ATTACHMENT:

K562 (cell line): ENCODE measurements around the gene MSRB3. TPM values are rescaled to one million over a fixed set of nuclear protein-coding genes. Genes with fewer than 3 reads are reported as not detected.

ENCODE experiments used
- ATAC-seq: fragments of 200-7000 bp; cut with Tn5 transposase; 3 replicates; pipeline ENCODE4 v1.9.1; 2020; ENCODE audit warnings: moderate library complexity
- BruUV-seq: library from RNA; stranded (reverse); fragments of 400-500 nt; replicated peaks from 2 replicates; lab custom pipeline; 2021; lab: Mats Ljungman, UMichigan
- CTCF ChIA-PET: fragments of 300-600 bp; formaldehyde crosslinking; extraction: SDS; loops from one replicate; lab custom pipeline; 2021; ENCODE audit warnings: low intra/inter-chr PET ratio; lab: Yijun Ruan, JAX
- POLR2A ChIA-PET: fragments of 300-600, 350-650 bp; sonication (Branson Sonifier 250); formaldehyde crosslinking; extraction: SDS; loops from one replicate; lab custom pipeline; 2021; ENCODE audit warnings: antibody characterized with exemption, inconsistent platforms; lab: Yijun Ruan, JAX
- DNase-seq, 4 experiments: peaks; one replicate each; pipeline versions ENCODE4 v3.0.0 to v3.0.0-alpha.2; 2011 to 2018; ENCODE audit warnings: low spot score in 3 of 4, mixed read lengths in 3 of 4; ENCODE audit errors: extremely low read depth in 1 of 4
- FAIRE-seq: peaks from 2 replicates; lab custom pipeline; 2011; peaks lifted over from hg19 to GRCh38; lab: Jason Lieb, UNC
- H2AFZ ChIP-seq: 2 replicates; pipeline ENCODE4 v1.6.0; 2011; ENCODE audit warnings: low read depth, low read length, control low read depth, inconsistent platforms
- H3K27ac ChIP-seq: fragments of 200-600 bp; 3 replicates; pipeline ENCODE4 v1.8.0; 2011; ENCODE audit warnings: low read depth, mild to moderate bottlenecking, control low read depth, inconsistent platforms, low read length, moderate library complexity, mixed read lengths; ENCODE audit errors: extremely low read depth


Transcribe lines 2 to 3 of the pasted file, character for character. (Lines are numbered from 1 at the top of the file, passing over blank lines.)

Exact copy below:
ENCODE experiments used
- ATAC-seq: fragments of 200-7000 bp; cut with Tn5 transposase; 3 replicates; pipeline ENCODE4 v1.9.1; 2020; ENCODE audit warnings: moderate library complexity